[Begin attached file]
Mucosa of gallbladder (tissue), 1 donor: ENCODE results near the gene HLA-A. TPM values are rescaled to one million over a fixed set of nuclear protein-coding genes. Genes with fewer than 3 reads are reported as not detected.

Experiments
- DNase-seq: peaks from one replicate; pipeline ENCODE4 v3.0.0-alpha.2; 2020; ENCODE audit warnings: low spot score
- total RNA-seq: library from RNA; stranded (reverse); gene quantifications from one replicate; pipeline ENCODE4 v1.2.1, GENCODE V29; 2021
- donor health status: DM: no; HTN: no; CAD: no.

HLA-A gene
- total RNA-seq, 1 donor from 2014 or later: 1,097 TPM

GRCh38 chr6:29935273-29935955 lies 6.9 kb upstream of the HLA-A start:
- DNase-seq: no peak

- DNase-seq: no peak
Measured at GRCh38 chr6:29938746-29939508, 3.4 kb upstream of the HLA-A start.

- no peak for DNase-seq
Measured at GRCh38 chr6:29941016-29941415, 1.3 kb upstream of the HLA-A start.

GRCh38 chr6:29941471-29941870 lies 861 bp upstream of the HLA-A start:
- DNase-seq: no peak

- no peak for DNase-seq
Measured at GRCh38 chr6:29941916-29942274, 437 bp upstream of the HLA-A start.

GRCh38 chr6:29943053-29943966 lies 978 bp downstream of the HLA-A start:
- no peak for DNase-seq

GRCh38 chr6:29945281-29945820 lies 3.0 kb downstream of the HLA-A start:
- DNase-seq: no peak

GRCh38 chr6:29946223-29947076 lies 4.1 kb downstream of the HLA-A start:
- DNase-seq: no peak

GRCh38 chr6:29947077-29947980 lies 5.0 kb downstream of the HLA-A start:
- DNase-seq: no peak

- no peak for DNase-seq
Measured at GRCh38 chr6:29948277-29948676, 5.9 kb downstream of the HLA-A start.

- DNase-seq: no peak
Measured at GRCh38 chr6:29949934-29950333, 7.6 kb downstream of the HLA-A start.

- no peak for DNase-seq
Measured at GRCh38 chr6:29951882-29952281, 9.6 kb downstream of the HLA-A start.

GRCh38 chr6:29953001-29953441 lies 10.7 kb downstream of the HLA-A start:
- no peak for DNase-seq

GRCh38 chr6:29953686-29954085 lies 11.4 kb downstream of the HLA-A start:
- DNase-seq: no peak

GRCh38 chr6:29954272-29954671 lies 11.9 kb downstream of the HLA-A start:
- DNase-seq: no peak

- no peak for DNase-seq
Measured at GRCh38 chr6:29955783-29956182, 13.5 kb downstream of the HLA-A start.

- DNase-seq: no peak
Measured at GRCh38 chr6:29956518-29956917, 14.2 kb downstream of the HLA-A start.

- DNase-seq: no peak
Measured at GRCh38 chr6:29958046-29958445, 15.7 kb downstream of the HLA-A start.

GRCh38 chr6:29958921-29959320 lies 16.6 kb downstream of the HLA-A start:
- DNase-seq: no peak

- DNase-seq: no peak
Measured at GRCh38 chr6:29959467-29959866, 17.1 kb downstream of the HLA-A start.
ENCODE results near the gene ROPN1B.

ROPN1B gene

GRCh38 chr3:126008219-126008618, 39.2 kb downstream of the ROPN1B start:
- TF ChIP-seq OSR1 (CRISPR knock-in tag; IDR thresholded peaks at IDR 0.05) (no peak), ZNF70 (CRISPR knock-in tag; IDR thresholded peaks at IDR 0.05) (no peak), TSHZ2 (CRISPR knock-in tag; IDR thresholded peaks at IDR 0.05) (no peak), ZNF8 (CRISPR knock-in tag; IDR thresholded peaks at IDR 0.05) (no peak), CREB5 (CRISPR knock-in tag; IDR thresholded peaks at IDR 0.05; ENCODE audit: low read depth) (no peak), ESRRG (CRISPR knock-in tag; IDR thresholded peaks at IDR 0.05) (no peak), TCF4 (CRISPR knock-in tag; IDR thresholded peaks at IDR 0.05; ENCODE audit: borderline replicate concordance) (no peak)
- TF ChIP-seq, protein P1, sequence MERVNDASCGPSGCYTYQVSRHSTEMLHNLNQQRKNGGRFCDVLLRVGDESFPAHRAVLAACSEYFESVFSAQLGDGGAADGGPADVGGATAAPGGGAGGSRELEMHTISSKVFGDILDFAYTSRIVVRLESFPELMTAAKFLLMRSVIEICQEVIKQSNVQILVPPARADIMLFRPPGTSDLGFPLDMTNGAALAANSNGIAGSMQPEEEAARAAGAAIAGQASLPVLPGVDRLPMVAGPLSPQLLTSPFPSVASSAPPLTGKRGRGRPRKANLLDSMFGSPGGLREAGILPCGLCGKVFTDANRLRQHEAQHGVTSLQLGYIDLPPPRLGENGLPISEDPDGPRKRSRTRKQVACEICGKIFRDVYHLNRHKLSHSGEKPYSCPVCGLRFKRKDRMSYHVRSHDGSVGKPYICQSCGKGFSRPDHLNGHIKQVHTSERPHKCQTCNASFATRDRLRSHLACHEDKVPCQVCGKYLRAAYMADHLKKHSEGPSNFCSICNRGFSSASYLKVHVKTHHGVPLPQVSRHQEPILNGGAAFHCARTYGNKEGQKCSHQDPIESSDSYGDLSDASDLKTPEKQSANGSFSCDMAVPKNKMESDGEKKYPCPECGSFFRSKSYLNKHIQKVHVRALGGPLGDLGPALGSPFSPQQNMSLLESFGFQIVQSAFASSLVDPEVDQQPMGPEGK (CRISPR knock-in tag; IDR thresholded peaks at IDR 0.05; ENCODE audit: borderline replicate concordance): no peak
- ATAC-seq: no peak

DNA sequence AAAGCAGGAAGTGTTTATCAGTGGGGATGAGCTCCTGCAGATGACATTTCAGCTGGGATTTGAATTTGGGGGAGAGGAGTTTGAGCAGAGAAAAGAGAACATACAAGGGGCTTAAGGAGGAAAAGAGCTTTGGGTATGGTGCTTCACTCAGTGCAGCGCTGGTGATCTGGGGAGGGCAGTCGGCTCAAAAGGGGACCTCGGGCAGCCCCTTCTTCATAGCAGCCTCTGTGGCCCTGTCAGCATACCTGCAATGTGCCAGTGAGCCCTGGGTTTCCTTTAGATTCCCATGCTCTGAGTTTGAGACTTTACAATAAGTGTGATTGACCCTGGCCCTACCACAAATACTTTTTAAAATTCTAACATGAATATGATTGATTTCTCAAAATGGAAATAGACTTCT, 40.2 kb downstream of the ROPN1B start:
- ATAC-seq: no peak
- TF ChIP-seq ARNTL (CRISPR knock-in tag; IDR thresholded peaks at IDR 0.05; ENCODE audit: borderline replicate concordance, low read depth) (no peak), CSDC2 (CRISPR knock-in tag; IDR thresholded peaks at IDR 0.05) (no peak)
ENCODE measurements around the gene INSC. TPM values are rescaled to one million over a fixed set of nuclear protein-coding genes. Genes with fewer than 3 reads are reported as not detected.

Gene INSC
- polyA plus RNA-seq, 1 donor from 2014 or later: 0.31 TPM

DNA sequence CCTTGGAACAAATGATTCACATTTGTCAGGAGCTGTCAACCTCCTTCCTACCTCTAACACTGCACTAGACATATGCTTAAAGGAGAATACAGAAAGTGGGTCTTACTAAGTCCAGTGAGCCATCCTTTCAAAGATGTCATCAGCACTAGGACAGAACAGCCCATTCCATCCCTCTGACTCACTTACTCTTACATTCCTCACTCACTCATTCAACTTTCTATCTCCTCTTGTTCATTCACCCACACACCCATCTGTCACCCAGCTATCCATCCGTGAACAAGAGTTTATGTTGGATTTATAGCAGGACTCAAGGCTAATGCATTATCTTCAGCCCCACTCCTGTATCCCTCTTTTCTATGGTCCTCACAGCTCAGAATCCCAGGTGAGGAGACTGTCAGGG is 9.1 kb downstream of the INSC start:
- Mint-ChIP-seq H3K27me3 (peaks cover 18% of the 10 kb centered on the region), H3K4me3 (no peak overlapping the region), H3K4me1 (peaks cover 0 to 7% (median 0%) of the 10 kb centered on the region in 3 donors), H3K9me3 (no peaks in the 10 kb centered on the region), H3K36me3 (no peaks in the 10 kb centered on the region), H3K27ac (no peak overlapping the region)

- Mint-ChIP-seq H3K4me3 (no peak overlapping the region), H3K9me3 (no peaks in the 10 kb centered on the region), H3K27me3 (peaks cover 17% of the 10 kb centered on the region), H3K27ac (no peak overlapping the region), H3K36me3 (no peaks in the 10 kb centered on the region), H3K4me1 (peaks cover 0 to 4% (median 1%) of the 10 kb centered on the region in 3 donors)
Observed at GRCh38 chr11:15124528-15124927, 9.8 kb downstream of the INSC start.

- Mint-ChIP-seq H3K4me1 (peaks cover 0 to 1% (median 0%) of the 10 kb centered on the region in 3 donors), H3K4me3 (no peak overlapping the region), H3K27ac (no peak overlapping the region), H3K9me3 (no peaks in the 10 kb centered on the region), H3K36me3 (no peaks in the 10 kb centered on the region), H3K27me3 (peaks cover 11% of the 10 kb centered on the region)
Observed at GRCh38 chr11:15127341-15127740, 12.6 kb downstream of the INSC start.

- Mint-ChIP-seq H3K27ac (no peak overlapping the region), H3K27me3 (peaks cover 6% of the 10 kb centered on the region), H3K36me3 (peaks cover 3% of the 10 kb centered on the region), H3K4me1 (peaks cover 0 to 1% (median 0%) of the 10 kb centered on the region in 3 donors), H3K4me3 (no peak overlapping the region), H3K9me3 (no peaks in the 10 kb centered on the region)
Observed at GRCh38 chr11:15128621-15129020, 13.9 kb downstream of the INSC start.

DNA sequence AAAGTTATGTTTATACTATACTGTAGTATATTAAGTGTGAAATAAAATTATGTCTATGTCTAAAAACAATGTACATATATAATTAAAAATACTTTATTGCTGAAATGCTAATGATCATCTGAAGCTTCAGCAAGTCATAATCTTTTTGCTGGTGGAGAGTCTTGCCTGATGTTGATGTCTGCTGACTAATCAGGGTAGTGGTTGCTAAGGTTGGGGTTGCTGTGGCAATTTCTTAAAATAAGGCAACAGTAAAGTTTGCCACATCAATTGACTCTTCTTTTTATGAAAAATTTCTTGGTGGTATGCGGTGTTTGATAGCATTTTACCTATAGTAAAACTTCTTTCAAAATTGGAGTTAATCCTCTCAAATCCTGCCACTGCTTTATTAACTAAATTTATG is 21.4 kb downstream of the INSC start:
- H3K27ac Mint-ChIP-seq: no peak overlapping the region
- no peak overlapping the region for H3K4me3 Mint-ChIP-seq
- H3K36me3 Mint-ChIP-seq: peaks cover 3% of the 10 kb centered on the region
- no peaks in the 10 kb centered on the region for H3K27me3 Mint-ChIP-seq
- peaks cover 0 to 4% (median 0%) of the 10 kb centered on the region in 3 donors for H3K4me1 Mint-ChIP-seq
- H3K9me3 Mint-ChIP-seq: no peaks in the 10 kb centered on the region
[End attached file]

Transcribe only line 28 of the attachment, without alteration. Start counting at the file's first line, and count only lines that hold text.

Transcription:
- DNase-seq: no peak